Red Alder (Seattle)
Four Minute Mile (Olympia)
Harvest States (Yelm)
Northern Flickers presents
in association with Crackpot Crafters Internationale
$5 suggested donation to benefit Northern / Olympia All Ages
Immerse yourself in a multiple projector extravaganza of 16mm film loops. Featuring all local artists! Films and projection performances by Bridgid Cummins, Carl Smool, Devon Damonte, Eric Sarai, Jackie Argueta, Jim Hill, Meesh Rheault Miller, and Ruth Hayes; Soundscape by Jen Grady and Peter Randlette. One show only! Never to be repeated! Witness the Spectacle!
By Tom Rohrer
All 55 members of the Blazers program, from beginning freshman players through seasoned varsity athletes, shook hands with the second-year head coach, where they each received a series of similar good-byes.
“Have a good weekend,” Acker repeated. “Enjoy Easter with the family.”
Such minor intricacies and post-practice traditions have helped make up what has so far been a big season for the Blazers program.
After falling a game short of the 3A State playoff tournament a season ago, the Blazers now stand at 15 – 1. The seasons only loss (2-1) was an extra inning defeat at the hands of cross town and Narrows League rival, North Thurston, on Monday, April 21. According to various rankings, Timberline stands near the top of the list of state championship contenders among 3A and 4A teams.
Acker took over for his friend, Derek Weldon prior to last season. He is in the midst of carrying out his program plan, formulated through his years of coaching experience both in Washington and across the country. The daily handshake, though simple, represents the attitude Acker has worked on instilling in the program. Traveling throughout the country while coaching during the summer, Acker witnessed players from all regions of the country perform the routine.
“It didn’t dawn on me until I coached in Hawaii. In Hawaii, there are hugs, gifts and it’s a more genuine ‘thank you for your time’ message. ‘I had a great time today. I saw learning from you.’ I just appreciated the heck out of that,” said Acker. “I explained to our guys, that there’s a sincere shake, and an insincere one. Once they got comfortable shaking hands and looking you in the eye, that carried over to other aspects of the game… It’s a mutual appreciation and the impact is noticeable.”
Also noticeable has been the response by the Blazers to the disappointing 4-3 loss to Bonney Lake in a state tournament play-in game last May to end their season. A hard-working senior class has combined with a talented and deep junior conglomerate to provide on field instruction and guidance for the vast collection of underclassmen within the program.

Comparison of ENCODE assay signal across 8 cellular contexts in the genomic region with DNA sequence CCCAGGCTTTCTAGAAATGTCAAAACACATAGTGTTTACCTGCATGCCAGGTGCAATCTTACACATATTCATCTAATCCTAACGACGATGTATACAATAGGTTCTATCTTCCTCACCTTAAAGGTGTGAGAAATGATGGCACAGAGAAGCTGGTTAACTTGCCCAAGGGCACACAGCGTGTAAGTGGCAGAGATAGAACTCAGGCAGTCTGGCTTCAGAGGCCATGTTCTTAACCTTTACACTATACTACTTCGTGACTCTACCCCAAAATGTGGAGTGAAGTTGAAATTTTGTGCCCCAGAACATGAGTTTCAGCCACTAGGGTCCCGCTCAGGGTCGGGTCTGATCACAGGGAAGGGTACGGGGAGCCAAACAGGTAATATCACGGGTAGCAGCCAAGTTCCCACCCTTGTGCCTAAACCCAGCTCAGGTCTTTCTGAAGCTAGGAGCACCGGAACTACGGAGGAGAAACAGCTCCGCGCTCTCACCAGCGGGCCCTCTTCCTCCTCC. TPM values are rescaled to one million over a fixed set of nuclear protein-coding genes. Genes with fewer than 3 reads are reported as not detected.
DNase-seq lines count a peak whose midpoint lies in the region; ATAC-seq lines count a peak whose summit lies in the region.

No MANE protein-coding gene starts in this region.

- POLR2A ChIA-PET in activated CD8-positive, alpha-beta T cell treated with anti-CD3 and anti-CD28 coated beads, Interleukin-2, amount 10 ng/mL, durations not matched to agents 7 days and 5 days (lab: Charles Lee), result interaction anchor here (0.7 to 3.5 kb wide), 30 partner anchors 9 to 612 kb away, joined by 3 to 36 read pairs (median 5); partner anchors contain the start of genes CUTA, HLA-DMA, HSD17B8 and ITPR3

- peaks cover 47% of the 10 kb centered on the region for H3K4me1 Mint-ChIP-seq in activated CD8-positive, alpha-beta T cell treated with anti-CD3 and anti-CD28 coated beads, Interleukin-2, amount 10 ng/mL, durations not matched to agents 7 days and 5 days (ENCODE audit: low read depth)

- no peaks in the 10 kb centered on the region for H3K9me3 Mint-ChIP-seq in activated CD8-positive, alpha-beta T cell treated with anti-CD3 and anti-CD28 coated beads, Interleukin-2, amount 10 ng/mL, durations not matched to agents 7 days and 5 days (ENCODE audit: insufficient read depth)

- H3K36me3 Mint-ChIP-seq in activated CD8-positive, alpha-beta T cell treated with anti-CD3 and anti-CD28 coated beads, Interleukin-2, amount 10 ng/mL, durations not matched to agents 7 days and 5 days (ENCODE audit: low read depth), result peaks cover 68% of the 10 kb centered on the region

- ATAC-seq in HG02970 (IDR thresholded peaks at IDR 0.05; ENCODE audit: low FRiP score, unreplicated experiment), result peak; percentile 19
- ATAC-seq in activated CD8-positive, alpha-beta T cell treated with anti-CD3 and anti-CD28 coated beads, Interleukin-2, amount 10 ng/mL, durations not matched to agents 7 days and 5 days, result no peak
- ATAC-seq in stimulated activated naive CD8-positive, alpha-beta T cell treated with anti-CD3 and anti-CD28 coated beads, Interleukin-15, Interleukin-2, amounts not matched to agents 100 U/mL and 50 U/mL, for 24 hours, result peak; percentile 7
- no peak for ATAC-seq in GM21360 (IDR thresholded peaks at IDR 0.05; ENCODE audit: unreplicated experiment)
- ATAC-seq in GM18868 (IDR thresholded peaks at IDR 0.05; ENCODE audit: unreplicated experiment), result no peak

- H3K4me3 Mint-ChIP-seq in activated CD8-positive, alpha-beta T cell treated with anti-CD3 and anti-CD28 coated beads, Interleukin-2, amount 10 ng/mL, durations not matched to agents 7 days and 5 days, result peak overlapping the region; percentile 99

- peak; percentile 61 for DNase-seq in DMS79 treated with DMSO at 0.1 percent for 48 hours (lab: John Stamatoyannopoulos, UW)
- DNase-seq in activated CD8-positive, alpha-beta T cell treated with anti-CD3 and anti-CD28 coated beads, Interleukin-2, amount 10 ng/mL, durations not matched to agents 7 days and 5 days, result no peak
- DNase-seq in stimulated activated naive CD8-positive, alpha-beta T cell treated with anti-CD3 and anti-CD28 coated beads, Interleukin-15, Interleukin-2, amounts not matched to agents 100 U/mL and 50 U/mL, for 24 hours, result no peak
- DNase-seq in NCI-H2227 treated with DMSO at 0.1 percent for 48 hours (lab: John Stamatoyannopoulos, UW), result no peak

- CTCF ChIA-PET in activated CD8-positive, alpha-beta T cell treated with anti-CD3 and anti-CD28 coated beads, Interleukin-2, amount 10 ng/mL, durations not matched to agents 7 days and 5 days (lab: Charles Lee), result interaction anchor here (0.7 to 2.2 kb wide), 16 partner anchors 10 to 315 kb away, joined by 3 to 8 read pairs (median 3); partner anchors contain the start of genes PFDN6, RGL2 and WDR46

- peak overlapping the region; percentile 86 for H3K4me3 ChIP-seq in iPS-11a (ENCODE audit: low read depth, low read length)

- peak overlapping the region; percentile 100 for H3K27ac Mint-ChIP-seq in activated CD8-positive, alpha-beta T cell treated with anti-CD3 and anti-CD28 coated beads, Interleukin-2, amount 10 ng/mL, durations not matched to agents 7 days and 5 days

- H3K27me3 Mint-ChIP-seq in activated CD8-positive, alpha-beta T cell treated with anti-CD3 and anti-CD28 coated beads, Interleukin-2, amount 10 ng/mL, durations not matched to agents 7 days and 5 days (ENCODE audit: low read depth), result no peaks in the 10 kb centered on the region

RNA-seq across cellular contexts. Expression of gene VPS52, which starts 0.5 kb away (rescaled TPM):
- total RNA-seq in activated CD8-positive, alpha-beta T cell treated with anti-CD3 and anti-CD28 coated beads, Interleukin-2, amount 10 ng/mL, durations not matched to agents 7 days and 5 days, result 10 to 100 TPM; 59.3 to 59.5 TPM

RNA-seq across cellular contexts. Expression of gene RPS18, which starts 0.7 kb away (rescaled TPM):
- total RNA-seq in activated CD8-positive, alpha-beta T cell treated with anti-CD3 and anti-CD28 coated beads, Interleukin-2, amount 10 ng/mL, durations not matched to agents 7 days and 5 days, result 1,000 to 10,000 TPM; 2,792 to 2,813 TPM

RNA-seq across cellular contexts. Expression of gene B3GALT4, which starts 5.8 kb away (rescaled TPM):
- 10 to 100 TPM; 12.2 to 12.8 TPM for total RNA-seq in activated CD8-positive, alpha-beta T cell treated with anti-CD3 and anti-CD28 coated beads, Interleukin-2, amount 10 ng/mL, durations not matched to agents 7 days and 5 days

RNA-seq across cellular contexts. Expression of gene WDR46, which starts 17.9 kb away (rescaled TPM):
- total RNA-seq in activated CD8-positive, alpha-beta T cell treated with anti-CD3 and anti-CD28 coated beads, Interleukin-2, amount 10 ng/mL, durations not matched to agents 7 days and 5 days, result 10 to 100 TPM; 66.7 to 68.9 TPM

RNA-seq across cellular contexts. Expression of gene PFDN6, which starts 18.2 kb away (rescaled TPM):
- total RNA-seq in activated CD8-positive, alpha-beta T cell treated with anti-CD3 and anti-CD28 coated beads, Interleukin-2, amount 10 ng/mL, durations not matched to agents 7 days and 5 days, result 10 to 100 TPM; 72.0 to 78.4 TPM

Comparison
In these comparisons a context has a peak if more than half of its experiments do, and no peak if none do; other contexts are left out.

“We have a great mix and that has started with the older guys,” said junior outfielder and relief pitcher Taylor Adams. “They’ve set the example, and you can see how it’s helped us all develop into better players.”
Junior right handed pitcher Matt Mercer, a former Washington State University commit who has since opened up his recruitment, is at the top of the list of Blazer players in terms of collegiate and professional player potential.
“He’s got a great focus and just approaches the game like a veteran,” said Acker of Mercer. “He brings it up a notch in the big moments and can really dial it in.”
Leadership wise, senior captain Tyler Gartner and standout senior catcher Brennon Kaleiwahea both provide production and the right example for others to follow.
“Our seniors – they’re huge for this team just because of the attitude they bring,” said Mercer. “Not only that, but we know we can rely on every one of them in the field or at the plate. They just have this confidence and it spreads to everyone else.”
Thanks to a simple and location oriented pitching approach, the Blazers have allowed only 16 runs throughout the entire season (upon publishing date.) Mercer appears to be the staff “ace,” but senior Brandon Olson (four wins) and junior Zach Owens (four wins) each have been extremely effective as well. Pitching coach and Acker’s assistant, Pete Peppley, has seen his stable of arms buy into the coaching staff’s philosophy and put their instruction to use.
“We like to work the zone a lot more with fastball and locations. Kids typically think we need to throw three to five pitches. We focus on two maybe three,” said Peppley, who coached Acker’s son Cole in T-ball. “We have a great defense and our pitchers know to trust that defense. We want to get ground ball outs, and pound the zone and our guys are trusting that approach.”
“We’ve all bought in to what Coach Peppley and Coach Acker want,” said Mercer. “It’s about getting innings and working on everything mechanically to get better.”